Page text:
Discrimination is a term used in both classical and operant conditioning.It involves the ability to distinguish between one stimulus and similar stimuli. In both cases, it means responding only to certain stimuli, and not responding to those that are similar.
Stimulus discrimination occurs in psychology when there are different consequences for the same behavior depending on the situation. An example of a stimulus discrimination is a joke that could be told with the result of laughter among a group of friends, but the same joke may have repatriation if it is told in a church hall setting.
Stimulus Discrimination. Stimulus Discrimination is when we learn to respond only to the original stimulus, and not to other similar stimuli. The concept of Stimulus Discrimination follows from the idea of Stimulus Generalization, which is when we respond not only to the original stimulus, but also to other similar stimuli.
Psychology Definition of STIMULUS DISCRIMINATION: being able to distinguish between different stimuli. See discrimination.
One of the most famous examples of stimulus generalization took place in an early psychology experiment. In the Little Albert experiment, the behaviorist John B. Watson and his assistant Rosalie Rayner conditioned a little boy to fear a white rat.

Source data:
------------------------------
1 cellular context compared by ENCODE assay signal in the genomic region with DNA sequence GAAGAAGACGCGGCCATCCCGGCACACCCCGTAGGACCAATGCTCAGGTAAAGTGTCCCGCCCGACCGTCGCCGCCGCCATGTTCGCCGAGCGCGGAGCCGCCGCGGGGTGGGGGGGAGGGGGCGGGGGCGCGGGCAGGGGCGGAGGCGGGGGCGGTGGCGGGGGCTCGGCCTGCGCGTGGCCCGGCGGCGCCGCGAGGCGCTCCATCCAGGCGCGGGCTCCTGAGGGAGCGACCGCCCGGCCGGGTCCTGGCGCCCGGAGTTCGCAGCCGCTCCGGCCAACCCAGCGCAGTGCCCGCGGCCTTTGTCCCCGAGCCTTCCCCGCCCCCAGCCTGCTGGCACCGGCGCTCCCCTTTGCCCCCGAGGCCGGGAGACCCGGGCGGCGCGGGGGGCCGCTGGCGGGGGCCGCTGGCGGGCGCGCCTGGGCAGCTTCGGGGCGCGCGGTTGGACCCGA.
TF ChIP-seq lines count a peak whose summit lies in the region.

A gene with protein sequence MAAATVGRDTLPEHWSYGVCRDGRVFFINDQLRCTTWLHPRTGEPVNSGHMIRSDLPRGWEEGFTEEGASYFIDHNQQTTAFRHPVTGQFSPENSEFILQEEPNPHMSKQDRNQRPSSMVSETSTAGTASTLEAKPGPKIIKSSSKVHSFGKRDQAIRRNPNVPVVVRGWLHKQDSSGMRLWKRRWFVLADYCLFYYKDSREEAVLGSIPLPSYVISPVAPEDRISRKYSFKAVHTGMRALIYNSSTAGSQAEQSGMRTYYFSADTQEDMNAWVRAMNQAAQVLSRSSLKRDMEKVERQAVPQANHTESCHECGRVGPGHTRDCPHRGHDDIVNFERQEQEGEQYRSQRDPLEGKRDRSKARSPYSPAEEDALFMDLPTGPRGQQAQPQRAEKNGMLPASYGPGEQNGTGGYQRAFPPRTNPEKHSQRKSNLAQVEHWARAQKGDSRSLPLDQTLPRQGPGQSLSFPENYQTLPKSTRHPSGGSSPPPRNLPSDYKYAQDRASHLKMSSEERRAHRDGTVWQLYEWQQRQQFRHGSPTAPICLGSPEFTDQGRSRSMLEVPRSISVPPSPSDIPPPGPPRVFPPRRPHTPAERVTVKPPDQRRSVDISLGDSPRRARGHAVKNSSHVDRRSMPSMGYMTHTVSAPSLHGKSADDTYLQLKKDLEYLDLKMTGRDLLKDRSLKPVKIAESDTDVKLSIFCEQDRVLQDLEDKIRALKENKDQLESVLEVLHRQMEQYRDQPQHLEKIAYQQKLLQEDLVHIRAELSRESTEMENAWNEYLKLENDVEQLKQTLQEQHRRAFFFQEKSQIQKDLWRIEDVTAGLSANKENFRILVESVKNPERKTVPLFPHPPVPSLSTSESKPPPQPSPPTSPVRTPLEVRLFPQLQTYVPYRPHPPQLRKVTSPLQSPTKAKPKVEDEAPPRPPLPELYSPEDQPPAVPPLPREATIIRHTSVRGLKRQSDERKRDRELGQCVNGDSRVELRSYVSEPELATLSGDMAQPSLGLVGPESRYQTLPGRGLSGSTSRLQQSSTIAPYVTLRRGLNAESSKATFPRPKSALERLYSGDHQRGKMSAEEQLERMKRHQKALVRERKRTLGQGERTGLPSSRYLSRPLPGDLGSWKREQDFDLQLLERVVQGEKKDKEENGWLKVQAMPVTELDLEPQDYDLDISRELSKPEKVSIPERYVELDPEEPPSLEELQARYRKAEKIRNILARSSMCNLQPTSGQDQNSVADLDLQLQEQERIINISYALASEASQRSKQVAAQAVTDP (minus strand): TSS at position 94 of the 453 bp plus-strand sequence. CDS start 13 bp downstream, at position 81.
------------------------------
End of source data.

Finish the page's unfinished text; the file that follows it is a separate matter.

Discriminative Stimulus. Discriminative stimulus is a term used in classical conditioning as a part of the process known as operant conditioning. A discriminative stimulus is a type of stimulus that is used consistently to gain a specific response and that increases the possibility that the desired response will occur.
Psychology Definition of DISCRIMINATIVE STIMULUS: Operant conditioning. A stimulus that increases the probablity of a response.
Stimulus Generalization - a response to a specific stimulus becomes associated to other stimuli (similar stimuli) and now occurs to those other similar stimuli. For Example - a child who gets bitten by black lab, later becomes afraid of all dogs. The original fear evoked by the Black Lab has now...
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In the conditioning process, stimulus generalization is the tendency for the conditioned stimulus to evoke similar responses after the response has been conditioned. For example, if a child has been conditioned to fear a stuffed white rabbit, it will exhibit a fear of objects similar to the conditioned stimulus such as a white toy rat.